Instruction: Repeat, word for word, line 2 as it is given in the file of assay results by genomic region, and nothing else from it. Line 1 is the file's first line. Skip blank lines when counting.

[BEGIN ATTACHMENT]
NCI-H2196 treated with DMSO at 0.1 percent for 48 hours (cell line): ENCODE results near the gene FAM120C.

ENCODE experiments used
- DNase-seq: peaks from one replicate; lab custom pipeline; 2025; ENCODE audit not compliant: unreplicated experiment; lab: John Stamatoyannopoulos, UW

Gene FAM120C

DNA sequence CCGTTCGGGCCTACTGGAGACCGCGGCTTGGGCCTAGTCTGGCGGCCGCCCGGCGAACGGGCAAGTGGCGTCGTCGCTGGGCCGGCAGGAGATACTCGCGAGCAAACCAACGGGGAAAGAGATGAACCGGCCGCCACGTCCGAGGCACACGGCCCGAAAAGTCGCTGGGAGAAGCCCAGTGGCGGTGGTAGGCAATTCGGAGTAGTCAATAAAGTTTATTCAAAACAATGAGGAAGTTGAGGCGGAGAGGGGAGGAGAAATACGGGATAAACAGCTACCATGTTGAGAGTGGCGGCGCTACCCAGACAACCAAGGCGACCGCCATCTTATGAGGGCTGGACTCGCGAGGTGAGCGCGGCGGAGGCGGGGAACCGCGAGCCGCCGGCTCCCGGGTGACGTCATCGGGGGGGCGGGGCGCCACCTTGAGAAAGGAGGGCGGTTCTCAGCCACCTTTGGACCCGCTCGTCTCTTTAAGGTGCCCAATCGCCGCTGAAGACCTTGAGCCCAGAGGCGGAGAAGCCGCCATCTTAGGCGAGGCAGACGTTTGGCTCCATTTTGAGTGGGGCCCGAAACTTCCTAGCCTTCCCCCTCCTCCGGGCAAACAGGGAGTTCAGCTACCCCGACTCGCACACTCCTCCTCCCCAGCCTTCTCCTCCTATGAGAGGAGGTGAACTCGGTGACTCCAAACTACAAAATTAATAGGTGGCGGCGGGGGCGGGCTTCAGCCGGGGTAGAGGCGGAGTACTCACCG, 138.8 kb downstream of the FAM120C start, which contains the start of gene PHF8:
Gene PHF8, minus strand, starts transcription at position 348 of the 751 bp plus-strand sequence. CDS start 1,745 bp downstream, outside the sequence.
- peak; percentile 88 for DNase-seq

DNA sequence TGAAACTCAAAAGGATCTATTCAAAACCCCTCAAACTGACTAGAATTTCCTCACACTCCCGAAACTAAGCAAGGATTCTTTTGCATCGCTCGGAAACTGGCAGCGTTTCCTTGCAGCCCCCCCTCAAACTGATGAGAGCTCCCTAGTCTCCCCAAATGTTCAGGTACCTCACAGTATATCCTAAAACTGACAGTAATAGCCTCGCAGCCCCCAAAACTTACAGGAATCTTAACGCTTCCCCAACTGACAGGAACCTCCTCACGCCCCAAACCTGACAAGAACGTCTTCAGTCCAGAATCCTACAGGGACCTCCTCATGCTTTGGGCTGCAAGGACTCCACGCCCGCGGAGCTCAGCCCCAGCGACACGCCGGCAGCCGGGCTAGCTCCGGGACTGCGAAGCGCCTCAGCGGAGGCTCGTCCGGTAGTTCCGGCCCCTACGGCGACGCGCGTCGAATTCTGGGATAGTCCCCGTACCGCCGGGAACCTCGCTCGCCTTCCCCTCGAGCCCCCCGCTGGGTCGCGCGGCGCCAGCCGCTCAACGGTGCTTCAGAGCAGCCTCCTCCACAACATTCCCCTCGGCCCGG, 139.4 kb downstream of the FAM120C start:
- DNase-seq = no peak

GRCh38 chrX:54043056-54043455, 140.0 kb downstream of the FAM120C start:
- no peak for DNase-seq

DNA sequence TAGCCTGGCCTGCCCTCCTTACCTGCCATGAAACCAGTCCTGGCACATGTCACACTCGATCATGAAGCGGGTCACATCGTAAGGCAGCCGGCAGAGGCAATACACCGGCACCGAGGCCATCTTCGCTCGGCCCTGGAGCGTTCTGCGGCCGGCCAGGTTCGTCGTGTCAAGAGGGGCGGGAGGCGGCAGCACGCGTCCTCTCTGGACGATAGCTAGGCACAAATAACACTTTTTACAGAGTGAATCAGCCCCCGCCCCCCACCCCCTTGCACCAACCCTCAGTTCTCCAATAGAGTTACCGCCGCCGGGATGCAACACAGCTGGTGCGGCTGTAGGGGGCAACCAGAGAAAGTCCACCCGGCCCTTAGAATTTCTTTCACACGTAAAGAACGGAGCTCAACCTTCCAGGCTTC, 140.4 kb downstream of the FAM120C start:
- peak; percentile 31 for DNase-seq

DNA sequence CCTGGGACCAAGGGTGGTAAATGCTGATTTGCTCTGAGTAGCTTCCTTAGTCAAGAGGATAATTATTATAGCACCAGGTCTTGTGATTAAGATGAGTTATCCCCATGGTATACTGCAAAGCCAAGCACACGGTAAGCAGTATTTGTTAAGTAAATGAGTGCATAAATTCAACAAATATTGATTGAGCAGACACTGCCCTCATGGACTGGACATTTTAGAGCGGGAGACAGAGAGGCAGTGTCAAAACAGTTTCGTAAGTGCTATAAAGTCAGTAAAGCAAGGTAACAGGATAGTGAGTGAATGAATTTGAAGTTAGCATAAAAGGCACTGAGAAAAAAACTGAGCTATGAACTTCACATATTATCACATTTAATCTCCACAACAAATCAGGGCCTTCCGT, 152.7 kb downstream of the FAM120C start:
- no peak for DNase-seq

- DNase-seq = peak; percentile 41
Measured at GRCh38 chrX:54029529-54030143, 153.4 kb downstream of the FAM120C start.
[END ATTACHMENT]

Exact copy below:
ENCODE experiments used